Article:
Israel’s beefed-up security forces managed to contain another outbreak of Ramadan violence in Jerusalem and Temple Mt, on the night of Saturday, May 8, that was to have signaled an all-out Palestinian confrontation against Israel. Palestinian Authority leader Mahmoud Abbas (Abu Mazen) in Ramallah and Hamas military chief Muhammed Deif in Gaza – each for his own reasons – tried to inflame the Muslim masses on the Night of Al Qadr to go forward towards a major offensive against Israel. But, unlike on Friday night, the tens of thousands of worshippers at Al Aqsa Mosque left more or less quietly.
The next challenge facing Israel’s security forces is Jerusalem Day on Monday, May 10, when exuberant youngsters waving Israeli flags dance through the Old City streets to the Western Wall.
Abu Mazen is intent on stirring up the rage of the masses to cover up his crumbling control of the Ramallah government and show he’s still the boss after canceling a rare Palestinian democratic election to avert a certain Hamas victory against his Fatah movement. Deif seized the chance to flex Hamas’ muscle against Israel and win points against its rivals in Ramallah.
Police commander, superintendent Yaakov Shabtai, on whose shoulders reposed the tasks of holding the Jerusalem unrest in check, acted tardily at first to reduce the surge of Muslim faithful to Temple Mt. But, by Saturday evening, thousands of officers were in place to block the highways to Jerusalem. Backed up by Border Guard units, they held back the thousands streaming to Temple Mt from Israeli Arab locations. Another 5,000 officers were deployed at the shrine ready to contain repeat attacks. By Sunday morning, the Al Aqsa worshippers had dispersed after a couple of minor clashes on Temple Mt, at the Old City gates and in other parts of Jerusalem.
It is hard to say who should be credited for this anticlimax: the failing powers of Abu Mazen and Deif, or the efficacy of Israel’s security forces who finally recovered after being seriously rocked off balance by the unrest in the capital.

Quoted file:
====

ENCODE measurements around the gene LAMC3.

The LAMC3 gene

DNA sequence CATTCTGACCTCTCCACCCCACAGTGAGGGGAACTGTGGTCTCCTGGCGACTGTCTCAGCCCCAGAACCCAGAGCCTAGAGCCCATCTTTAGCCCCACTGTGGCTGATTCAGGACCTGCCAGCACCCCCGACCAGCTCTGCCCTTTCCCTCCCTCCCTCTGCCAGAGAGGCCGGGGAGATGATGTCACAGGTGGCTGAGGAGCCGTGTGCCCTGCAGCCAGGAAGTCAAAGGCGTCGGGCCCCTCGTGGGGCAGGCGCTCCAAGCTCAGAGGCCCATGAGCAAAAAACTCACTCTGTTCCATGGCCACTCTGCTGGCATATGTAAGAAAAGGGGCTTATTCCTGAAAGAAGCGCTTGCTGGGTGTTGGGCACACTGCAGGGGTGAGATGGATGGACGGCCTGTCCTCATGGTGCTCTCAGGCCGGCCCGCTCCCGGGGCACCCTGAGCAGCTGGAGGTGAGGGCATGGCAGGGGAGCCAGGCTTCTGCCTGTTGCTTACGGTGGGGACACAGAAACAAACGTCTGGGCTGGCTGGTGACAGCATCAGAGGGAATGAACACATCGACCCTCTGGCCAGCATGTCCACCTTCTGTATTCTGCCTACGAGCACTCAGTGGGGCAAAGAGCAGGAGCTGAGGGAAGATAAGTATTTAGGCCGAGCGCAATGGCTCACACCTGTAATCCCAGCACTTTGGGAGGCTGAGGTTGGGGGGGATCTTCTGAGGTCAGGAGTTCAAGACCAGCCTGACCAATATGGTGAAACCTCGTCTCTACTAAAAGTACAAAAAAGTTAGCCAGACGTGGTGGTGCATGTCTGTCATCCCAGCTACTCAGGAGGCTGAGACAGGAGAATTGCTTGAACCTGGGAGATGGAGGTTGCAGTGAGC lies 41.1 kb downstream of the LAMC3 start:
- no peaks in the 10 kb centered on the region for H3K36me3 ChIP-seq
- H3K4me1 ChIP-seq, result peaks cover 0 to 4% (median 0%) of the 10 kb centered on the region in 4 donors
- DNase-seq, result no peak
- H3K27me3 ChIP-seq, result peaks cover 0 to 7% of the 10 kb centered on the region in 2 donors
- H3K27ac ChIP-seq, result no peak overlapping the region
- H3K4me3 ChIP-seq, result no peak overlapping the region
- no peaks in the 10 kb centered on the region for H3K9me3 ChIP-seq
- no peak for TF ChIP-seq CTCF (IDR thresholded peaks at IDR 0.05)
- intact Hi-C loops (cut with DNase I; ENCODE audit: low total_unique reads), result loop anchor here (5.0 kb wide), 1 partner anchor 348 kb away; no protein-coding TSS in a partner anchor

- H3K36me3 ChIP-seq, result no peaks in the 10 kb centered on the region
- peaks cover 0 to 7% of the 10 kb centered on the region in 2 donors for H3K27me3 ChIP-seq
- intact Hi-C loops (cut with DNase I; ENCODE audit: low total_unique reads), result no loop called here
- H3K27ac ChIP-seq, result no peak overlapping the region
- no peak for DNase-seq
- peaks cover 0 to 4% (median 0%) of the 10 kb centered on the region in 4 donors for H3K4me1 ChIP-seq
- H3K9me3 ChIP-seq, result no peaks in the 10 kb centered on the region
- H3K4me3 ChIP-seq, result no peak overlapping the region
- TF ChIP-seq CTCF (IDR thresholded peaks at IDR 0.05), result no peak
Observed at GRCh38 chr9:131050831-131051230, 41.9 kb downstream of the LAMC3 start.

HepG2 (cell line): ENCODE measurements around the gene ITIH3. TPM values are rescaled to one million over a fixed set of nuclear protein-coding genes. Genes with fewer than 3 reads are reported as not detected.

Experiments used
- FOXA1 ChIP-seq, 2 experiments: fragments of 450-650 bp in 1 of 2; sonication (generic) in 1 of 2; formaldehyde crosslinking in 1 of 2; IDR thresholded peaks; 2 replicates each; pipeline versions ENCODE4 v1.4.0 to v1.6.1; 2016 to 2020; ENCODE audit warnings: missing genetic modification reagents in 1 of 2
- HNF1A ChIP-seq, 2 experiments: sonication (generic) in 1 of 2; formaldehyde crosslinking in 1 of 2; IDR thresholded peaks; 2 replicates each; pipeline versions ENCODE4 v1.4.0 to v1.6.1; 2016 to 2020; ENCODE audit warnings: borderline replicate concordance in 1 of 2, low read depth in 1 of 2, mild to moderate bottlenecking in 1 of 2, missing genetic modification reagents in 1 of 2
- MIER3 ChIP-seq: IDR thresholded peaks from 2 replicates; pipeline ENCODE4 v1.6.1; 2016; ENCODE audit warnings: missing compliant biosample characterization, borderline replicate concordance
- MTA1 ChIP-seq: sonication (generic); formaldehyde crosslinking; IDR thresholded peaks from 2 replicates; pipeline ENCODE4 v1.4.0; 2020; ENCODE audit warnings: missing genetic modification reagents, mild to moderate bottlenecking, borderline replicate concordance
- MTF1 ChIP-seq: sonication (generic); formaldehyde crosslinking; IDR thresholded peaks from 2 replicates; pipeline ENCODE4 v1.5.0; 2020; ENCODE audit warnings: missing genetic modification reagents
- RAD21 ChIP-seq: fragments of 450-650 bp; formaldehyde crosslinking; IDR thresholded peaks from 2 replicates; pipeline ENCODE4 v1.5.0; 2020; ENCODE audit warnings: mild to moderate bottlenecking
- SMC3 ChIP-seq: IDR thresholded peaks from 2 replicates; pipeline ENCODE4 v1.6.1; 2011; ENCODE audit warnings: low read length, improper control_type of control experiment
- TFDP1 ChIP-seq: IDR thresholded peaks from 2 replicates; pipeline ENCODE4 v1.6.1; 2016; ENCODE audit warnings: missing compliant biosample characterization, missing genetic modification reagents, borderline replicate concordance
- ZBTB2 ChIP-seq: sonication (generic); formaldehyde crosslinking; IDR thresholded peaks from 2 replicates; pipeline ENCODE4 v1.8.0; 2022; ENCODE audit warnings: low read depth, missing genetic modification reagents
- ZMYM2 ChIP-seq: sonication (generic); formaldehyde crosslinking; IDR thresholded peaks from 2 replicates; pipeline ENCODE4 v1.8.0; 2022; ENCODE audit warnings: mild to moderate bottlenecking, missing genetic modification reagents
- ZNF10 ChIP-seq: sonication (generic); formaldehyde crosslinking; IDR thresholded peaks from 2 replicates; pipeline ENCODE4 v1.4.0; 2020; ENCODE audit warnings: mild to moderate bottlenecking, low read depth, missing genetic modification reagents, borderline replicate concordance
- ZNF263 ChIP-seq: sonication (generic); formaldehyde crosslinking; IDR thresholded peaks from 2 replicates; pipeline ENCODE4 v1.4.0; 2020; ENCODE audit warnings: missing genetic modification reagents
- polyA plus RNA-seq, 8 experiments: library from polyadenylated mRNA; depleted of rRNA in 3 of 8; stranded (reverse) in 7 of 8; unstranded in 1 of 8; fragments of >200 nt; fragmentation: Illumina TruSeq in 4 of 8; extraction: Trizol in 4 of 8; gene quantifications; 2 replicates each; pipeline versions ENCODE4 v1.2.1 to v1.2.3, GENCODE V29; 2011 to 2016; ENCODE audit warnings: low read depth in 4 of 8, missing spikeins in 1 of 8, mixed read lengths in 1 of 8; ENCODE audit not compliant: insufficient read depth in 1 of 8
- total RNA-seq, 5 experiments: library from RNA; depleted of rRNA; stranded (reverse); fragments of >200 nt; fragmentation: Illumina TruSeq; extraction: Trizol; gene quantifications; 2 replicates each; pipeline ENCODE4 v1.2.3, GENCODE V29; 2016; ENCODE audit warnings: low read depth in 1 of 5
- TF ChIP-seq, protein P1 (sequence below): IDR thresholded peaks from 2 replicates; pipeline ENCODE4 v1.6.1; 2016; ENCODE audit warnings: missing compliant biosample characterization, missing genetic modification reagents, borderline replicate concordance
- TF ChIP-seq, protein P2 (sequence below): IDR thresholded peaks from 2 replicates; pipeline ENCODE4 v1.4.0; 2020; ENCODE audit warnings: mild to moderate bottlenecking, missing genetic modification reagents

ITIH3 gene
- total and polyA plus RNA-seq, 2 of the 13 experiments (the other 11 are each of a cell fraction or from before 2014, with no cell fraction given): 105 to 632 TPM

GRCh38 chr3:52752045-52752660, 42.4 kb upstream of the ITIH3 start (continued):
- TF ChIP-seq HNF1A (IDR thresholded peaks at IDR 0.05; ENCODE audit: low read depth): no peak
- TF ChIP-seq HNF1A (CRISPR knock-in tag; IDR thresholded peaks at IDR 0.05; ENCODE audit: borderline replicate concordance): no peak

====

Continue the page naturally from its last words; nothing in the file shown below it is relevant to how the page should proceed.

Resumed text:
Refusing to be deterred by these stormy events, IDF Chief of Staff Lt. Gen. Aviv Kohavi, determined that Israel’s biggest ever military war game should begin on schedule on Sunday, regardless of any disorders in Jerusalem. This exercise is designed to test the IDF’s ability to handle war offensives around its borders simultaneously with Palestinian outbreaks inside the country. The armed forces will be practicing scenarios postulating simultaneous Iranian and Hizballah aggression from the north, Palestinian violence in the country’s heartland including Judea and Samara and Hamas/Islamic Jihad attacks from the Gaza Strip in the south.
Had Kochavi been put off by the riots in Jerusalem, the Palestinians would have been able to claim a major achievement and the IDF deemed not up to contending with potential aggression on multiple fronts. Postponing the war game was therefore not an option – especially now that two fronts, the West Bank and Gaza Strip, were on fire for escalation, and two others presumed to be lying in wait to see how Israel handles itself.
The question now, therefore, is will Abu Mazen, Muhammed Deit, Hizballah’s Hassan Nasrallah and Iran’s supreme leader Ayatollah Ali Khamenei seize the moment for launching the third Palestinian “intifada” (national uprising) against Israel. The second uprising a decade ago claimed thousands of civilian lives before it was put down. At present, Israel appears to be between governments, with relatively untried politicians poised to take over from long-serving Binyamin Netanyahu who is still at the helm as caretaker prime minister.